Having made this determination, we now address whether a TRO should issue pending mediation. The issuance of a TRO in this case is appropriate. See Long Island Railroad Co. v. Int'l Ass'n of Machinists, 874 F.2d 901 (2d Cir. 1989) (sympathy strike enjoined under the RLA notwithstanding absence of "no strike" clause in the collective bargaining agreement); Southeastern Pennsylvania Transportation Authority v. Brotherhood of Railway Signalmen, 882 F.2d 778 (3d Cir. 1989) (sympathy strike enjoinable under minor dispute resolution procedures of RLA); Northwest Airlines, Inc. v. Air Line Pilots Ass'n, Int'l, 442 F.2d 251 (8th Cir. 1970), aff'd on rehearing, 442 F.2d 251 (8th Cir.) (same); Chicago & Illinois Midland Railway Co. v. Brotherhood of Railroad Trainmen, 315 F.2d 771 (7th Cir.) (sympathy strike enjoinable where no effort made to comply with minor dispute resolution procedures of RLA), vacated as moot, 375 U.S. 18, 84 S. Ct. 61, 11 L. Ed. 2d 39 (1963). Cf. Chicago & Northwestern Transportation Co. v. Railway Labor Executives' Ass'n, 908 F.2d 144 (7th Cir. 1990).
Irreparable harm will result to BN because large amounts of the traffic and train transportation business now held and enjoyed by BN will be diverted to other transportation agencies and may be permanently lost to BN for the reason that it will be unable to provide the customary and usual service to its customers. Any loss of business occasioned by the sympathy strike and defendants' refusal to work is difficult to quantify in monetary terms. Thus, the court concludes that BN does not have an adequate remedy at law and that BN will suffer irreparable harm if the TRO is not granted.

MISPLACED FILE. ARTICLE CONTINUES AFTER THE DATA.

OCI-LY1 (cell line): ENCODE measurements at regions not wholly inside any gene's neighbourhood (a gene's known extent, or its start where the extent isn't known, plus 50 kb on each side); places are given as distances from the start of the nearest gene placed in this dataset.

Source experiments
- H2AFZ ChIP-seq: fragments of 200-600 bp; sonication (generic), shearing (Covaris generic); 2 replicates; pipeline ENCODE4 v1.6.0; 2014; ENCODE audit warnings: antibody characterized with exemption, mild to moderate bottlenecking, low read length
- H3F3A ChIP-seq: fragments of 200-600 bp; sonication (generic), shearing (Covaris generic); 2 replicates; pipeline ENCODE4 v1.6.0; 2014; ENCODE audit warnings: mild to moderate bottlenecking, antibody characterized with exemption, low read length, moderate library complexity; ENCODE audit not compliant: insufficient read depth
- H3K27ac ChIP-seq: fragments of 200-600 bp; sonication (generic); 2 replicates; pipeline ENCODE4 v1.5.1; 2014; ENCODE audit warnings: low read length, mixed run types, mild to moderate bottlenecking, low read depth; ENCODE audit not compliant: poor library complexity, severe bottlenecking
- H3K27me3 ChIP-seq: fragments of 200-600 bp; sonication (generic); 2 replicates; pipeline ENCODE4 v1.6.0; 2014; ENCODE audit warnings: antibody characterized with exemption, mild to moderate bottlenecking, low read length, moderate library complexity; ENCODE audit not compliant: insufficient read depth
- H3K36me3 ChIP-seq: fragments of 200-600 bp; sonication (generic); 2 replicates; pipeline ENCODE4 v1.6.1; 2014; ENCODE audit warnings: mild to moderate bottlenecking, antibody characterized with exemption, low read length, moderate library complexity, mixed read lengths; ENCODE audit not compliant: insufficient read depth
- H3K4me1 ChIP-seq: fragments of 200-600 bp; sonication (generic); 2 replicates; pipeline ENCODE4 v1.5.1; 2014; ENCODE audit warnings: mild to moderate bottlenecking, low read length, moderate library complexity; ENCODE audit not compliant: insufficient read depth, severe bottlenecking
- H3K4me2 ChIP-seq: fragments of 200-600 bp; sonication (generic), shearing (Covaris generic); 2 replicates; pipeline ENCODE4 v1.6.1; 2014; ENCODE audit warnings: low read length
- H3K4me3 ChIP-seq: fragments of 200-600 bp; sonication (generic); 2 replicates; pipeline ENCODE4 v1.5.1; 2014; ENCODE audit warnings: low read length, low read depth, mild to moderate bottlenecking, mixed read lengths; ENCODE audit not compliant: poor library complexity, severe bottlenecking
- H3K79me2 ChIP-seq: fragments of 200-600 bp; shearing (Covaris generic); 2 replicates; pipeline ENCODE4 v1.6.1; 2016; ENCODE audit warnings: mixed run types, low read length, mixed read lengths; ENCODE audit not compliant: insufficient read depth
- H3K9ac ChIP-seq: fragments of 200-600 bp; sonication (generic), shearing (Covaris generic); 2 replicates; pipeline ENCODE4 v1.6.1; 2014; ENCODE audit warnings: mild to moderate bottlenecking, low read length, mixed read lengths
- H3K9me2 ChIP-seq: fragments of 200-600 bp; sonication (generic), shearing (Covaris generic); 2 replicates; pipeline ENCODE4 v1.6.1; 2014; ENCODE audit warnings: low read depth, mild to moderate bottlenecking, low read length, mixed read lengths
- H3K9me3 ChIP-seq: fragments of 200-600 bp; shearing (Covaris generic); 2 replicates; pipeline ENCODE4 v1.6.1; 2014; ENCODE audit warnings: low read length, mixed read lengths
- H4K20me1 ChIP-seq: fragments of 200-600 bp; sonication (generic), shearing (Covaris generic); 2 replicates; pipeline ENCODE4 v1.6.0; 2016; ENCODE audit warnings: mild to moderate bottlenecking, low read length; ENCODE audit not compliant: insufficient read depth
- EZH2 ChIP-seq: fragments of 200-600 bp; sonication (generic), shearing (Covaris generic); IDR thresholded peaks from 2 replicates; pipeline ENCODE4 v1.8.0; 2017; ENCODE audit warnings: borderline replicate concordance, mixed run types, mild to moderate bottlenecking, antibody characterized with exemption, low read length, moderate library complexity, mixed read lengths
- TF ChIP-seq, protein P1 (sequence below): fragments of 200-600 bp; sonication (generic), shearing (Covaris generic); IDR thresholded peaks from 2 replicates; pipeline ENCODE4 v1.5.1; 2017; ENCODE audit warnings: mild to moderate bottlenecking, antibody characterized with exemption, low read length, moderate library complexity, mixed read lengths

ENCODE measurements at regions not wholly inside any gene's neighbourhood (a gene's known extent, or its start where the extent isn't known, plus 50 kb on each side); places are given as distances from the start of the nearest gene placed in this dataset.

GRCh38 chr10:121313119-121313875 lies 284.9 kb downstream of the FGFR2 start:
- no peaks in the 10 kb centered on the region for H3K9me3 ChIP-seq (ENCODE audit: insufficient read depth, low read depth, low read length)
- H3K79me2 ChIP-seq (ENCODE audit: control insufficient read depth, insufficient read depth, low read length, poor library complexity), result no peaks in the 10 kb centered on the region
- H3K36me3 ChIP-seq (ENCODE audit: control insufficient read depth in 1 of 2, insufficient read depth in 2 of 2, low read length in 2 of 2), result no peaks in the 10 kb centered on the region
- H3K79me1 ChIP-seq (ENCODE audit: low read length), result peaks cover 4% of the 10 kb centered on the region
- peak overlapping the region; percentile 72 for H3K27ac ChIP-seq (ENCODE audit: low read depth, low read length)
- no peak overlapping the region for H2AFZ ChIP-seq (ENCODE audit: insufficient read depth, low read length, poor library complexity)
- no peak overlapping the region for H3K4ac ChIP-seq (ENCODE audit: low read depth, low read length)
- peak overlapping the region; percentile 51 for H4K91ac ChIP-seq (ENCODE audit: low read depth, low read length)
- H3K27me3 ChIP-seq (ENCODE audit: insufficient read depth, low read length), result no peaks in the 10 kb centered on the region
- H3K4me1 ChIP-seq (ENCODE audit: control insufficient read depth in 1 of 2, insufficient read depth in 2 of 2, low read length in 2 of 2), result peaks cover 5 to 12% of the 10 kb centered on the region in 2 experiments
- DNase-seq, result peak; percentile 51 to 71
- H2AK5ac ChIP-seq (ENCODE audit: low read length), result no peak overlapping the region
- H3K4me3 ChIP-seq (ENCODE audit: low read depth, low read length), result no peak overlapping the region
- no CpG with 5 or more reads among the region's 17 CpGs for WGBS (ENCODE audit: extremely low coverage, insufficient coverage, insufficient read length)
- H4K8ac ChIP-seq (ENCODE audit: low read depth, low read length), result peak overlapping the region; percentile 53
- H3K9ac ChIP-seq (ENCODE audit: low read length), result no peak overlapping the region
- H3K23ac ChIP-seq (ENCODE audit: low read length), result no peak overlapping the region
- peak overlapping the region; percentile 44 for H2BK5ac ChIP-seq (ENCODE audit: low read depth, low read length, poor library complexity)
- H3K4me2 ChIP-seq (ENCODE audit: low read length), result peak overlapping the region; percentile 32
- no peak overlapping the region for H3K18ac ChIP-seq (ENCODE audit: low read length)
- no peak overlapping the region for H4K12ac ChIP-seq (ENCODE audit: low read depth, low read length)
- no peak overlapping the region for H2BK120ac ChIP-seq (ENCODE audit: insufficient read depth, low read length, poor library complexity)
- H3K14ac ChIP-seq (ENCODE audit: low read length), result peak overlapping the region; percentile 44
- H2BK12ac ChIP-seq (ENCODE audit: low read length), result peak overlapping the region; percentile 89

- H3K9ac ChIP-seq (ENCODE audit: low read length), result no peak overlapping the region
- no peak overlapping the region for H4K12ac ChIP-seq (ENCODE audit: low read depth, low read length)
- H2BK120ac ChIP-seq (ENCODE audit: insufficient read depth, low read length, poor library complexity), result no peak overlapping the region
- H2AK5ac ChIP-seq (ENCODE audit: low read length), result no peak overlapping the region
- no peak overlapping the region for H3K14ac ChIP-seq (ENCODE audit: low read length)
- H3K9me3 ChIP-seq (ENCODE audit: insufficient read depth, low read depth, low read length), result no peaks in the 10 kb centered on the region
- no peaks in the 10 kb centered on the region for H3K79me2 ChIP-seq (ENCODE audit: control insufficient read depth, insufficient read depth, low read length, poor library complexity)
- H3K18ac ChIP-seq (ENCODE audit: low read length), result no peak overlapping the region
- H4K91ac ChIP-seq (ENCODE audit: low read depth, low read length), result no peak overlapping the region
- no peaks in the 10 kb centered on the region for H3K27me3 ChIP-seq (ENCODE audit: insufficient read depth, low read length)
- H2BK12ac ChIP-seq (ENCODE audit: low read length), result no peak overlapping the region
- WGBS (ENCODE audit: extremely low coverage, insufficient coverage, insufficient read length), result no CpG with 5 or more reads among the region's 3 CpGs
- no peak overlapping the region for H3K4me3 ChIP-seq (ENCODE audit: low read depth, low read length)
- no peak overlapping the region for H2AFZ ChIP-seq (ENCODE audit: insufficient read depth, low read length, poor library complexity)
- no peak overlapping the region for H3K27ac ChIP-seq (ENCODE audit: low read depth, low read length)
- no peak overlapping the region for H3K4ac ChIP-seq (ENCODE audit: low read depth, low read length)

In addition, we agree with BN that the shipping public will be greatly inconvenienced and injured by reason of BN's being rendered incapable of performing its usual and customary services to the public. We believe there is a considerable public interest in keeping a major rail carrier, such as BN, operational. Moreover, in balancing the harms to the parties, the TRO will not cause harm to defendants. The defendants will not be economically harmed because they have no economic stake in the unrelated labor dispute between IBT Local 705 and CIC. The balance of the harms to the parties and the public clearly favors the granting of the TRO.
Lastly, in light of our discussion regarding the RLA, we believe that there is a likelihood of success on the merits. After careful consideration of the facts in light of the factors relevant to the issuance of a TRO, the court holds that BN is entitled to a TRO to maintain the status quo until the hearing for a preliminary injunction is held on June 15, 1992 at 10:00 a.m. The parties are ordered to submit a draft order by 2:00 p.m. today. The court's order dated June 4, 1992, directing the parties to address the applicability of the NLGA and Buffalo Forge is vacated as moot. It is so ordered.
JAMES H. ALESIA
United States District Judge
Date: JUN 05 1992